Grateful For This Game

Let’s forget, for a moment, how many problems baseball has. They get a lot of attention, rightfully so.

For better or for worse, sports have always been about basking in something bigger than ourselves. Just for right now, let’s talk about the better. I need to talk about better today.

Let’s talk about how it feels to see a pitcher absolutely dominate an inning, the way Chris Sale did when he became the first pitcher since Lefty Grove to throw two immaculate innings in the same season this year. The way Mariano Rivera, in all his glory, would completely shut down opposing batters’ hopes and dreams. The way Sandy Koufax could go out and pitch Game 7 of the 1965 World Series on just two days’ rest after pitching a shutout Game 5, and pitch a second shutout. The way Pedro was simply Pedro, every start.

Let’s talk about Dustin Pedroia, leaping into the air like the ground beneath him was a trampoline. Nolan Arenado making the hardest outs at 3rd look effortless. Mike Trout and Mookie Betts making impossible throws from the deepest corners of the outfield somehow possible. Jackie Bradley Jr. robbing batters of guaranteed home runs.

And let’s talk about David Ortiz.

I had a rough morning today, just one of those mornings when nothing goes right. And when that happens, there’s one thing that always helps. David Ortiz career highlights. I can watch them for hours. His smile, and the way his teammates gravitated towards him and how he led the team. His powerful, loaded swing. The ball soaring through the air. The number of times outfielders ran into walls and toppled over fences trying in vain, but failing to keep Big Papi from doing what he did better than almost anyone in history.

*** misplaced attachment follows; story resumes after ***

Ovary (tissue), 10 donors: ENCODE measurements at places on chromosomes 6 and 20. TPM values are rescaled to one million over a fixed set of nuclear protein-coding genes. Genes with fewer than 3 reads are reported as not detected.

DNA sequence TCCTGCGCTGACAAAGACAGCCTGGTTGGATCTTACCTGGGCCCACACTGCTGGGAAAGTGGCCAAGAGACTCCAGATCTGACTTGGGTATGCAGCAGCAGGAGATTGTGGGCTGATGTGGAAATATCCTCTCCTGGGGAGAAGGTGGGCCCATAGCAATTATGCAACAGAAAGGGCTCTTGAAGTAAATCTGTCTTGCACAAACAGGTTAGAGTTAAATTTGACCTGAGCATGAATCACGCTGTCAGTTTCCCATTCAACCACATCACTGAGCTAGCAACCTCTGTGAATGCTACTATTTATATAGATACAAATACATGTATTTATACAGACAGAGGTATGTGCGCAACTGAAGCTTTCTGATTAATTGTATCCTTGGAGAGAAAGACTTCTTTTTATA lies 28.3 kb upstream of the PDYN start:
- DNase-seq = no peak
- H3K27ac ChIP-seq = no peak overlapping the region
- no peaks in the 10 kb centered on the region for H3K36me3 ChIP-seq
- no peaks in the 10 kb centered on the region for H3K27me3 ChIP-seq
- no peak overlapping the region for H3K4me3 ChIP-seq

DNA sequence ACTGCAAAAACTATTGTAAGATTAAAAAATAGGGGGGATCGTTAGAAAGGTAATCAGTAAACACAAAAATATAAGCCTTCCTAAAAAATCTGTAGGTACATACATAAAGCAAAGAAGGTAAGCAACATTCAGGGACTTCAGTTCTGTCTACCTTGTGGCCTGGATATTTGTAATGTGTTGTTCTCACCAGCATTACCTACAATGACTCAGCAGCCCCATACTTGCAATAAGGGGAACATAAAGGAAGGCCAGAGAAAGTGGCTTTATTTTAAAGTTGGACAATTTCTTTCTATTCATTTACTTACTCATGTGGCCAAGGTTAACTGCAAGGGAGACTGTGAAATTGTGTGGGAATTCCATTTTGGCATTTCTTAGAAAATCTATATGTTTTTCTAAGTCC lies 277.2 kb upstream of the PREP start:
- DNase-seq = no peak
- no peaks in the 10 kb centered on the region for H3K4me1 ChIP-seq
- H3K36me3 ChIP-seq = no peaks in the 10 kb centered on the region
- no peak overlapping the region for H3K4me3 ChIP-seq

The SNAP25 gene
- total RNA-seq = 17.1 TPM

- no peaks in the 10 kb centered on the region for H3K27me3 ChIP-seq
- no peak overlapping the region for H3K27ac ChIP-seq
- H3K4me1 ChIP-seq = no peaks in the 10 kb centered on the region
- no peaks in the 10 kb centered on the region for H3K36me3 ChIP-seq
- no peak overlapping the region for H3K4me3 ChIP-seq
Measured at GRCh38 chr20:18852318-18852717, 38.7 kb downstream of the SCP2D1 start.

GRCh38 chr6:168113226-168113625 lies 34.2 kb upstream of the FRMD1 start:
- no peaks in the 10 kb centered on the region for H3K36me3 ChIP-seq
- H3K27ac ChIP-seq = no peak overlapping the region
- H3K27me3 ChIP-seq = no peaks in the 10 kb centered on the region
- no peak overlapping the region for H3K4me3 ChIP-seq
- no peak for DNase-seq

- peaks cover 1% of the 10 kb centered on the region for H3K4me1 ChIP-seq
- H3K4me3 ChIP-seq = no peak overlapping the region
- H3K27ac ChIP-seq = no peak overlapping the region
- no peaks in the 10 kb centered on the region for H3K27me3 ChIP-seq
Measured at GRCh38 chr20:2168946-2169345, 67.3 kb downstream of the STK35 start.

When my father almost died the summer after my freshman year of college, I watched Red Sox games because I developed insomnia, and was diagnosed with PTSD and severe anxiety. When I was living far from home in Israel and Los Angeles, I watched the Fenway Park 100th Birthday film. When the Red Sox were struggling in the 2013 postseason, I watched the 2004 World Series film. When David Ortiz retired, I watched the 2013 World Series film. When he was shot, I watched everything. Every year on April 20, I watch his speech. “This is our fuckin city,” he declared. President Obama called it one of the proudest moments of his presidency. The FCC refused to fine Papi, because how can you charge someone money for arguably one of the greatest displays of American freedom in the history of this country?

David Ortiz does it. Baseball does it. What is “it?” It is distraction, comfort, the reminder that anything is possible. “It” saved me so many times, and sometimes, when I’m focusing on all of its problems, I forget that.

Field of Dreams said it best:

The one constant through all the years Ray, has been baseball. America has rolled by like an army of steamrollers. It’s been erased like a blackboard, rebuilt and erased again. But baseball has marked the time. This field, this game, is a part of our past, Ray. It reminds us of all that once was good, and that could be again. Oh people will come, Ray. People will most definitely come.

God, I’m so thankful for baseball.


2 thoughts on “Grateful For This Game

  1. Baseball has always been the 1 constant “show” in my life…we all go through phases of liking and dislike stuff on tv/movies…but red sox games on NESN…ill watch any day, any time even those 3am finishes. Its slow methodical old self seems to always provide a kinda calm soothing sense… makes you forget about all your real world struggles/troubles.

  2. What a lovely article. I have a tendency to do the same thing watching the team in Foxboro’s highlights, still can’t see their name after Saturday’s debacle, and watching the other Boston team’s highlights. Your passion and love of baseball can be felt in every word of your beautiful column. Well done, very well done

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